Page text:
Dog Training for Aggressive Dogs

woman training an aggressive dog to sit properly.

If you have ever found yourself Googling “aggressive dog training” or “dog training for an aggressive dog” you are not alone. Finding yourself in this position can lead to some lonely and stressful feelings. Those stressful and lonely feelings can be even worse when you hear others saying things like “it’s all in how you raise them”—insinuating that you must have done something wrong to end up with a dog that is displaying aggression or reactivity. No one goes into owning a dog thinking they will end up with a dog displaying aggression, but many people find themselves in that situation. You are not alone!

The Leading Factor of Aggression and Reactivity in Dogs

woman sitting on brick wall with anxious doberman dog in down position at her feet, both calmly relaxing.

As a certified dog trainer and behavior consultant with over 13 years of experience, I am here to tell you that the leading factor of aggression and reactivity in dogs is genetics. That’s right. Something you had zero control over will have the most influence on aggression and reactivity. You can raise two dogs the exact same way and end up with two very different personalities and social limitations. Why? Genetics!

Training Can Help

The good news is that training can help! But what exactly can training accomplish? Well, a large part of that is going to come down to where your dog’s behavior is stemming from. Reactivity and aggression are the symptoms of a bigger issue. That bigger issue could be based on fear, insecurities, frustration, a genetic predisposition, or a combination of things. Therefore, it is crucial that when you are seeking out training help, it’s important to do your research. Some trainers won’t accept canines with reactive behaviors, while others may intimidate or berate you. Thus it is critical to find a trainer that understands and is experienced with dog behavioral issues.  

Common Scenarios of Aggressive or Reactive Dogs

Here are two of the most common scenarios that dog owners face with their aggressive or reactive dog.

Leash Reactivity
Leash reactivity is when a dog lunges, barks, or growls when passing other dogs when on a leash but is social with most dogs when off leash. Many owners come to training looking to overcome their dog’s “dog aggression” which in turn ends up being leash reactivity. Leash reactivity is normally caused by frustration the dog feels from not understanding the pressure the leash is applying combined with overarousal from seeing another dog.

Teaching the dog how to understand and control the pressure of the leash along with teaching impulse control for this behavioral issue can resolve leash reactivity. Imagine enjoying your walks instead of fearing and dreading them.

Dog Aggression
Dog aggression is when a dog will immediately seek conflict with the intent to harm another dog. One of the most common misconceptions is that dog aggression is created by previous negative experiences that the dog endured. Though past negative experiences may not have helped your dog’s aggression towards other dogs, it is not the sole reason for their aggression towards other dogs.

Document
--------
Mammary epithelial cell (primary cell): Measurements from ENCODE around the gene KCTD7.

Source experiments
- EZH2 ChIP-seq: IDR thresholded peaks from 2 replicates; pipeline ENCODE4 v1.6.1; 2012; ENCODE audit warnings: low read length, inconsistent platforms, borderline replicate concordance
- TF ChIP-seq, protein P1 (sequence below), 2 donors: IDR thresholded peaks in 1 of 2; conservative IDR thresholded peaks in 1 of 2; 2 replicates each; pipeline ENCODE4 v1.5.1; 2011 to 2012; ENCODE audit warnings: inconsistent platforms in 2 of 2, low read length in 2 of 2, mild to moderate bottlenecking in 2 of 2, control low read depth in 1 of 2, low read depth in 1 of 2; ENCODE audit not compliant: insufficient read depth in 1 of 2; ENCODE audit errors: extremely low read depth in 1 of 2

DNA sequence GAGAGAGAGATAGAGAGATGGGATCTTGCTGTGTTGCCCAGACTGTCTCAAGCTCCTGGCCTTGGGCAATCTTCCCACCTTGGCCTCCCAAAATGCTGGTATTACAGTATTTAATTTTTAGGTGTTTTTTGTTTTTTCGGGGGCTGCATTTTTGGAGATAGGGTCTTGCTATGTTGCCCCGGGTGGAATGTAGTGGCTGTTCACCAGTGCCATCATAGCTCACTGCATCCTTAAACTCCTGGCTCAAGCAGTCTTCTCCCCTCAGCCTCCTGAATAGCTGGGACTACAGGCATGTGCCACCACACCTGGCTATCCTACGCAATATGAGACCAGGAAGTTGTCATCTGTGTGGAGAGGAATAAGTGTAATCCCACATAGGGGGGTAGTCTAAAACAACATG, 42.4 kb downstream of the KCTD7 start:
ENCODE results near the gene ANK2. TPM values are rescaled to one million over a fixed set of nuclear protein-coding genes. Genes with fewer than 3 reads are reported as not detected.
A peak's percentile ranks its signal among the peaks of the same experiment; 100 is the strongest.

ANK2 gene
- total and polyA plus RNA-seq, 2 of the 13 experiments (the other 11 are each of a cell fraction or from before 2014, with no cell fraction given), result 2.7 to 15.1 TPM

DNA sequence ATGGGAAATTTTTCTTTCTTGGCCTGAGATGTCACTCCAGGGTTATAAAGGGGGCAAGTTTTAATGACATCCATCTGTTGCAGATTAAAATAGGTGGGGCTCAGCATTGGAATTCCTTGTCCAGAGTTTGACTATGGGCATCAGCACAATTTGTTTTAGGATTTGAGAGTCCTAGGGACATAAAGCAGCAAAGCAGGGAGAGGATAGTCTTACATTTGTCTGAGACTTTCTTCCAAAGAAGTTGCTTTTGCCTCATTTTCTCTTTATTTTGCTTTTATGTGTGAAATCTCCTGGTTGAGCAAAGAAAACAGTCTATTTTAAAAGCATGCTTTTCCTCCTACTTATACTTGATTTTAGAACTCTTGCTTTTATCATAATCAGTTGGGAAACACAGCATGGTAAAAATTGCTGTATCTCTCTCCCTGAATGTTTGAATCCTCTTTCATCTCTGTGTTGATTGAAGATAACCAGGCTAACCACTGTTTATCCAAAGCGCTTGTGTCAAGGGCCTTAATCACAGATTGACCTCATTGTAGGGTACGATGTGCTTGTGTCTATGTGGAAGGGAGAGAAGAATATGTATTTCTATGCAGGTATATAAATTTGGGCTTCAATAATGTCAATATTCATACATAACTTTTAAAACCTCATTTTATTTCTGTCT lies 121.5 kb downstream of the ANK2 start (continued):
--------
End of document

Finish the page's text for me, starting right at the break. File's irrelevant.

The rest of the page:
woman walking reactive yet obedient doberman on leash on downtown storefront.

Dogs, just like people, have their own social tolerance level. With some dogs, this tolerance level will decrease as they mature with age. Many dogs who have a low tolerance level for other dogs will become reactive to the sight or sound of another dog. To a dog, reacting is the solution to create the space they so desperately want from that other dog.

The Number 1 Goal to Teach Reactive Dogs

When conducting dog training for aggressive dogs the number one goal is to teach them that you will be their advocate in situations with other dogs. Once your dog sees that they have an advocate, they will no longer feel the need to advocate for themselves with reactivity. You will be able to take nice walks together, hang out on the coffee shop patio and so much more.

Expectations: Unachievable Goals

The one goal that might not be achievable here is going to the dog park or bringing your dog into situations like a cookout where there may be many loose strange dogs. This is because training cannot change your dog’s social tolerance level. Like aggression, a dog’s social tolerance level is genetic too. Training a reactive dog can give him coping skills to move through our world more peacefully. And you’ll have a more confident relationship with each other. But your dog will always have that genetic disposition.

Training and Improving Quality of Life

woman and her reactive doberman dog outside gazing at a distraction without disturbance.

Proper training can make major improvements to both your quality of life and your dog’s quality of life. You can transition to a balanced and harmonious life with each other. Depending on where you live, there are many resources that offer behavior training for dogs.

Transition Dog Training in the West Michigan area offers Board and Train programs, One on One lessons, and In-Home lessons to teach you and your dog new skills and solutions, resulting in a well-behaved companion and partner. Regardless of where you go for training, we wish you much success and a happy outcome!

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